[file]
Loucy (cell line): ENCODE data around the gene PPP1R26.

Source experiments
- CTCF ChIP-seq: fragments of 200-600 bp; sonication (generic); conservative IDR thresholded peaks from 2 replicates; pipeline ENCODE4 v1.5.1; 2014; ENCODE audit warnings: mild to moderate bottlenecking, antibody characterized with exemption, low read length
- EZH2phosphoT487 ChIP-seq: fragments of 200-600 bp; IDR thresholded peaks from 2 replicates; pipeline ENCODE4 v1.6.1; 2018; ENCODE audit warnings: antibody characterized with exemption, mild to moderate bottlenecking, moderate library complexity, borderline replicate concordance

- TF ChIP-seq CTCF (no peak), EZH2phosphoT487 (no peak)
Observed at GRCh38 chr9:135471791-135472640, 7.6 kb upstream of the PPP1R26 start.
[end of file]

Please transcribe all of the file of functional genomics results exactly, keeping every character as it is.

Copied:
Loucy (cell line): ENCODE data around the gene PPP1R26.

Source experiments
- CTCF ChIP-seq: fragments of 200-600 bp; sonication (generic); conservative IDR thresholded peaks from 2 replicates; pipeline ENCODE4 v1.5.1; 2014; ENCODE audit warnings: mild to moderate bottlenecking, antibody characterized with exemption, low read length
- EZH2phosphoT487 ChIP-seq: fragments of 200-600 bp; IDR thresholded peaks from 2 replicates; pipeline ENCODE4 v1.6.1; 2018; ENCODE audit warnings: antibody characterized with exemption, mild to moderate bottlenecking, moderate library complexity, borderline replicate concordance

- TF ChIP-seq CTCF (no peak), EZH2phosphoT487 (no peak)
Observed at GRCh38 chr9:135471791-135472640, 7.6 kb upstream of the PPP1R26 start.